This book reclaims for Wales the history and culture of a music that eventually emerged as jazz in the 1920s, its tendrils and roots extending back to slave songs and abolition campaign songs, and Swansea's long-forgotten connection with Cincinnati, Ohio. The main themes of the book are to illustrate and emphasise the strong links between emerging African American music in the USA and the development of jazz in mainstream popular culture in Wales; the emancipation and contribution of Welsh women to the music and its social-cultural heritage; and an historical appraisal as the music journeyed towards the Second World War and into living memory. The jazz story is set amid the politics, socio-cultural and feminist history of the time from whence the music emerged - which begs the question `When Was Jazz?' (to echo Gwyn A. Williams in 1985, who asked `When Was Wales?'). If jazz is described as `the music of protest and rebellion', then there was certainly plenty going on during the jazz age in Wales.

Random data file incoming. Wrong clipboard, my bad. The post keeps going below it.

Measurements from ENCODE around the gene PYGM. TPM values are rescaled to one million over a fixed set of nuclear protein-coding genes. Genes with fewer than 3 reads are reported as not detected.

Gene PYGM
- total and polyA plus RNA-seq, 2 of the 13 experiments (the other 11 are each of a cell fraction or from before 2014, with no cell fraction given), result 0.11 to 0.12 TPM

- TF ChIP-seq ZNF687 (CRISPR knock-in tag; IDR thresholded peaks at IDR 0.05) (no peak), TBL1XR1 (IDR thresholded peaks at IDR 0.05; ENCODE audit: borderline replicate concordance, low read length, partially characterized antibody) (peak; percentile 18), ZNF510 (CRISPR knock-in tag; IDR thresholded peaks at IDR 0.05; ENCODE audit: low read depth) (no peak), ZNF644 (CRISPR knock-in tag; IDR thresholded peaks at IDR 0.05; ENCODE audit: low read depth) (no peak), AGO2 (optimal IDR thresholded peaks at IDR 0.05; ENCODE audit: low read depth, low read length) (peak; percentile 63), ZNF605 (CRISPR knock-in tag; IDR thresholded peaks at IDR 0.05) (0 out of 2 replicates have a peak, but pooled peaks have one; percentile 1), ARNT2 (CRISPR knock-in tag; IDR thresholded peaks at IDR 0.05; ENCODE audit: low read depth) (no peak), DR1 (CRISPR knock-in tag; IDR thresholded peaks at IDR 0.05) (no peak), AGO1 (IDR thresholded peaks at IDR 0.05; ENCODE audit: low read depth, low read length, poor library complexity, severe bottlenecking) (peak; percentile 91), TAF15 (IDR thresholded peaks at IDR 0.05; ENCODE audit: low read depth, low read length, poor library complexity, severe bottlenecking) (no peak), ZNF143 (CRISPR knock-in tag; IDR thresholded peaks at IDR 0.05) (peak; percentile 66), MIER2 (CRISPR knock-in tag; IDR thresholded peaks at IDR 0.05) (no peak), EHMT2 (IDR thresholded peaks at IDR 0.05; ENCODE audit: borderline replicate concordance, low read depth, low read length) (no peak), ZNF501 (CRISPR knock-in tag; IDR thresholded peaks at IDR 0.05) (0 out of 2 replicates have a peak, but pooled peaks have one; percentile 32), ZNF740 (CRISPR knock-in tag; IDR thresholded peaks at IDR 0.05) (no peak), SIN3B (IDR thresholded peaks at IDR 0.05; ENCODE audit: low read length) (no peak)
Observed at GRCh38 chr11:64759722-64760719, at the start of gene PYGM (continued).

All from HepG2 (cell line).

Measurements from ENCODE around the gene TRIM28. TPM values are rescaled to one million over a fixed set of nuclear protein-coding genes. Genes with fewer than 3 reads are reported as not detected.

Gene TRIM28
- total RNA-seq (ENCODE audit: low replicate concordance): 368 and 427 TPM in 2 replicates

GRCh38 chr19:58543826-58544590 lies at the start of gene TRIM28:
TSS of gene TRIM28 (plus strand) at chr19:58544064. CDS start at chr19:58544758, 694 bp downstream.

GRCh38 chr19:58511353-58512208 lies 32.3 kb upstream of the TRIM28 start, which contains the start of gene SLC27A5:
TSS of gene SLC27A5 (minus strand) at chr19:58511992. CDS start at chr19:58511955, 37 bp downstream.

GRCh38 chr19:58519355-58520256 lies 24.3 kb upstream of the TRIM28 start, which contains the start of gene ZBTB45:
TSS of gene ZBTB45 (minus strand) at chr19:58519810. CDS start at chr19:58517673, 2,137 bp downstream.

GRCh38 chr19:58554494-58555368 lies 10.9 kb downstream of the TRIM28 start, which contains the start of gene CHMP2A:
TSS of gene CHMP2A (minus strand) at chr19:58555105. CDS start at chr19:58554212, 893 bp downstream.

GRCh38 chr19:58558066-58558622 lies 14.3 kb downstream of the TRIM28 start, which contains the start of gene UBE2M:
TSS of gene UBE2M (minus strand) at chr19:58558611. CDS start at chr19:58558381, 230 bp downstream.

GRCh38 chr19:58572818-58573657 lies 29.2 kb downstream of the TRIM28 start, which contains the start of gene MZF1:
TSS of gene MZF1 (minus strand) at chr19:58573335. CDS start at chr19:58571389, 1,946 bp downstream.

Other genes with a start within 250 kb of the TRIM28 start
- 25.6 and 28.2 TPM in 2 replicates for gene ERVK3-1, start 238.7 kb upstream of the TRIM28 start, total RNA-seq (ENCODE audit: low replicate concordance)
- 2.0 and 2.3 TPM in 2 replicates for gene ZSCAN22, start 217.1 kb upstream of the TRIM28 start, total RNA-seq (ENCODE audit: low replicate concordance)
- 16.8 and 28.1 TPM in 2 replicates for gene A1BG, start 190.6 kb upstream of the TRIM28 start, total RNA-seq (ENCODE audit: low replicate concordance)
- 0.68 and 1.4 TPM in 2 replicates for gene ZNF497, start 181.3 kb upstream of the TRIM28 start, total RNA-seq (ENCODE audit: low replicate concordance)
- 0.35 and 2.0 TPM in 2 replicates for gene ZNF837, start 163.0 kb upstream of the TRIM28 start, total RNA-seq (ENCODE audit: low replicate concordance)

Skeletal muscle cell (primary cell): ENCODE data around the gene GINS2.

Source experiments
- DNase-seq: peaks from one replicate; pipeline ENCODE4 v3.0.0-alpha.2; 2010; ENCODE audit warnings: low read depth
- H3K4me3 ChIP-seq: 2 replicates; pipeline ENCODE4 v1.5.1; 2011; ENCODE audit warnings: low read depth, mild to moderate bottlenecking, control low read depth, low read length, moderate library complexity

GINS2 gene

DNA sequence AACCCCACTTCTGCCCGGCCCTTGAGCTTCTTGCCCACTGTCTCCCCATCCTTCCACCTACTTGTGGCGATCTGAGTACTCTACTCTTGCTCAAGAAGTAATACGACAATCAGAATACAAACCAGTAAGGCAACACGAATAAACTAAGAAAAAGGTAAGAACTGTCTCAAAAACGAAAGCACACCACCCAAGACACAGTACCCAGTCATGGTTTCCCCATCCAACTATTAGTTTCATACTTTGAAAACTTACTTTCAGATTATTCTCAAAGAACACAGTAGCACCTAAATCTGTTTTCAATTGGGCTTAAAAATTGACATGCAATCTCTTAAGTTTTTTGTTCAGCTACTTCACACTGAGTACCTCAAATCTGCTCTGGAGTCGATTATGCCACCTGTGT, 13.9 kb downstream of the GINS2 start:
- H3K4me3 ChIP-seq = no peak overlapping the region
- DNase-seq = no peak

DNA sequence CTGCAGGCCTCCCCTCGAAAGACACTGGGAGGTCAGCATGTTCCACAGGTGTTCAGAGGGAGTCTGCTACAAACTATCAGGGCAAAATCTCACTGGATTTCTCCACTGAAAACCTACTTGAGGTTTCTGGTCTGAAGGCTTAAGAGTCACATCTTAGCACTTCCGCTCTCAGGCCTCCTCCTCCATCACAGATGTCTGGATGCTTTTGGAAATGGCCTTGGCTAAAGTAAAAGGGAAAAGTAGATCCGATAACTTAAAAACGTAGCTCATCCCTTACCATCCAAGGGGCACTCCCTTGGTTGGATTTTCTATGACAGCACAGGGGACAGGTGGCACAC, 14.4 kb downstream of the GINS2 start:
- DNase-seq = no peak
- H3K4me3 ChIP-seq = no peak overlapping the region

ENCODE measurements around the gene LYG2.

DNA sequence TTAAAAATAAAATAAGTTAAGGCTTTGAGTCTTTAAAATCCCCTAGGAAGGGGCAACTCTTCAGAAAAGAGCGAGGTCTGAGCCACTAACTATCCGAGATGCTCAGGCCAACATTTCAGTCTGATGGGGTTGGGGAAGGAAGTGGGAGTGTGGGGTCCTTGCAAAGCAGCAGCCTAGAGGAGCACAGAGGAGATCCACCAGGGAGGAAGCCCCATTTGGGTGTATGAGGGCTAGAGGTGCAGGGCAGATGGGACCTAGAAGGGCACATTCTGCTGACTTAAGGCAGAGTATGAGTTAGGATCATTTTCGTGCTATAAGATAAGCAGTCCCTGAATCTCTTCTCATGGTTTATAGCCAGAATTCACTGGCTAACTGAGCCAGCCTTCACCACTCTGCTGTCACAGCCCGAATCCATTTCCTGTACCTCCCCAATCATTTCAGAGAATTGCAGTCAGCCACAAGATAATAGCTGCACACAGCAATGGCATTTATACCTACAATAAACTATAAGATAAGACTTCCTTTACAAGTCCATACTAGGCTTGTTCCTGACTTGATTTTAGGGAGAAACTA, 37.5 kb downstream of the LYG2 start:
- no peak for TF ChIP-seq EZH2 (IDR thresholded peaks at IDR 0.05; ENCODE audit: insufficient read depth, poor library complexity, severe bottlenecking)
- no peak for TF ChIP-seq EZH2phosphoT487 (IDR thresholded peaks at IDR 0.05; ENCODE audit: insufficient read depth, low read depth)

Jen Wilson is a jazz pianist and founder of Jazz Heritage Wales, based at UWTSD Swansea.
Dedication Foreword Preface Acknowledgements Illustrations Introduction The Life, Times and Music of Abolitionist Jessie Donaldson (1799-1889) Doing the Plantation Walkaround Skedaddle The Fisk Jubilee Singers in Wales, Freed Slaves and their Songs Ragtime and the Cake Walk: On Stage and in the Workhouse The First World War: Ragtime Trenches and Suffragettes Cafe Society: The Jazz Age Cutting a Rug to the Second World War: Jews and `Negro Morals' Fair Treatment for the `Fair Sex'? Conclusion Notes Bibliography Index